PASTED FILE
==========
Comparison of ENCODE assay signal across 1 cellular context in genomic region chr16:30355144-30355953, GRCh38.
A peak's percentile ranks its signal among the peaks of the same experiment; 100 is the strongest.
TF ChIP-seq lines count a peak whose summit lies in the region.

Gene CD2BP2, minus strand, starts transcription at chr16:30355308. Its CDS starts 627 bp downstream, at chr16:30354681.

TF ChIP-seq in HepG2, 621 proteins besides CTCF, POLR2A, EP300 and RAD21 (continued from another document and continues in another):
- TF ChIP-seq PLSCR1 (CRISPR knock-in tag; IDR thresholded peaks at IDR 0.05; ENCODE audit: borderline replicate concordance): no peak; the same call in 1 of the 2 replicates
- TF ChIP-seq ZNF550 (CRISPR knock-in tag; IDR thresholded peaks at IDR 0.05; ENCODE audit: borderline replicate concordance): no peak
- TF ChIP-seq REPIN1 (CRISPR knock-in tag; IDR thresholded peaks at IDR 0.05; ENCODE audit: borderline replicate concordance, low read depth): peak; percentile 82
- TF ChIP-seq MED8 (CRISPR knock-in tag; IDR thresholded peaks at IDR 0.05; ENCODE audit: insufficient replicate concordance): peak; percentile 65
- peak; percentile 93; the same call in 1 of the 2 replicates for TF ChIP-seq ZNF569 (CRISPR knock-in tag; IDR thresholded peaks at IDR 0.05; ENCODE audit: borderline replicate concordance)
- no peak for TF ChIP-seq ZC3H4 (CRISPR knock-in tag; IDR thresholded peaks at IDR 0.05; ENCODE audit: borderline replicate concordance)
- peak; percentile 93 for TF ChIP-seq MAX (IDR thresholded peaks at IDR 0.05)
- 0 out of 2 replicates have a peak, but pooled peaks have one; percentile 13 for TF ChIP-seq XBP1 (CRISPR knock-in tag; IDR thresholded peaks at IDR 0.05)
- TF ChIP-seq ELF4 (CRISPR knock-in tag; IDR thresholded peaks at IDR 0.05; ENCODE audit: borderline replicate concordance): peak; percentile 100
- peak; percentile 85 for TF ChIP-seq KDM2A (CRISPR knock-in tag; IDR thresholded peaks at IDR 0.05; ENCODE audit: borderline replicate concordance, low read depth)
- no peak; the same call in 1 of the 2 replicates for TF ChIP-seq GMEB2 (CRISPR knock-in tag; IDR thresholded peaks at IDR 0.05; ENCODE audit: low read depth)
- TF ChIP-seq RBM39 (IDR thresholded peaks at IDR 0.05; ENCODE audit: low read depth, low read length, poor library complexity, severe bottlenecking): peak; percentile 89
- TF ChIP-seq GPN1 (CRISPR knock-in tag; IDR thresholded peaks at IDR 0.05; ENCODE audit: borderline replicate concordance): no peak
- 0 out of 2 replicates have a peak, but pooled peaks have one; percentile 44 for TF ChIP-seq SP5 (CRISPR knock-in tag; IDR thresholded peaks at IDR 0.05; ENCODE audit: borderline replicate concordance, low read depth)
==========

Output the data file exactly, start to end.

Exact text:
Comparison of ENCODE assay signal across 1 cellular context in genomic region chr16:30355144-30355953, GRCh38.
A peak's percentile ranks its signal among the peaks of the same experiment; 100 is the strongest.
TF ChIP-seq lines count a peak whose summit lies in the region.

Gene CD2BP2, minus strand, starts transcription at chr16:30355308. Its CDS starts 627 bp downstream, at chr16:30354681.

TF ChIP-seq in HepG2, 621 proteins besides CTCF, POLR2A, EP300 and RAD21 (continued from another document and continues in another):
- TF ChIP-seq PLSCR1 (CRISPR knock-in tag; IDR thresholded peaks at IDR 0.05; ENCODE audit: borderline replicate concordance): no peak; the same call in 1 of the 2 replicates
- TF ChIP-seq ZNF550 (CRISPR knock-in tag; IDR thresholded peaks at IDR 0.05; ENCODE audit: borderline replicate concordance): no peak
- TF ChIP-seq REPIN1 (CRISPR knock-in tag; IDR thresholded peaks at IDR 0.05; ENCODE audit: borderline replicate concordance, low read depth): peak; percentile 82
- TF ChIP-seq MED8 (CRISPR knock-in tag; IDR thresholded peaks at IDR 0.05; ENCODE audit: insufficient replicate concordance): peak; percentile 65
- peak; percentile 93; the same call in 1 of the 2 replicates for TF ChIP-seq ZNF569 (CRISPR knock-in tag; IDR thresholded peaks at IDR 0.05; ENCODE audit: borderline replicate concordance)
- no peak for TF ChIP-seq ZC3H4 (CRISPR knock-in tag; IDR thresholded peaks at IDR 0.05; ENCODE audit: borderline replicate concordance)
- peak; percentile 93 for TF ChIP-seq MAX (IDR thresholded peaks at IDR 0.05)
- 0 out of 2 replicates have a peak, but pooled peaks have one; percentile 13 for TF ChIP-seq XBP1 (CRISPR knock-in tag; IDR thresholded peaks at IDR 0.05)
- TF ChIP-seq ELF4 (CRISPR knock-in tag; IDR thresholded peaks at IDR 0.05; ENCODE audit: borderline replicate concordance): peak; percentile 100
- peak; percentile 85 for TF ChIP-seq KDM2A (CRISPR knock-in tag; IDR thresholded peaks at IDR 0.05; ENCODE audit: borderline replicate concordance, low read depth)
- no peak; the same call in 1 of the 2 replicates for TF ChIP-seq GMEB2 (CRISPR knock-in tag; IDR thresholded peaks at IDR 0.05; ENCODE audit: low read depth)
- TF ChIP-seq RBM39 (IDR thresholded peaks at IDR 0.05; ENCODE audit: low read depth, low read length, poor library complexity, severe bottlenecking): peak; percentile 89
- TF ChIP-seq GPN1 (CRISPR knock-in tag; IDR thresholded peaks at IDR 0.05; ENCODE audit: borderline replicate concordance): no peak
- 0 out of 2 replicates have a peak, but pooled peaks have one; percentile 44 for TF ChIP-seq SP5 (CRISPR knock-in tag; IDR thresholded peaks at IDR 0.05; ENCODE audit: borderline replicate concordance, low read depth)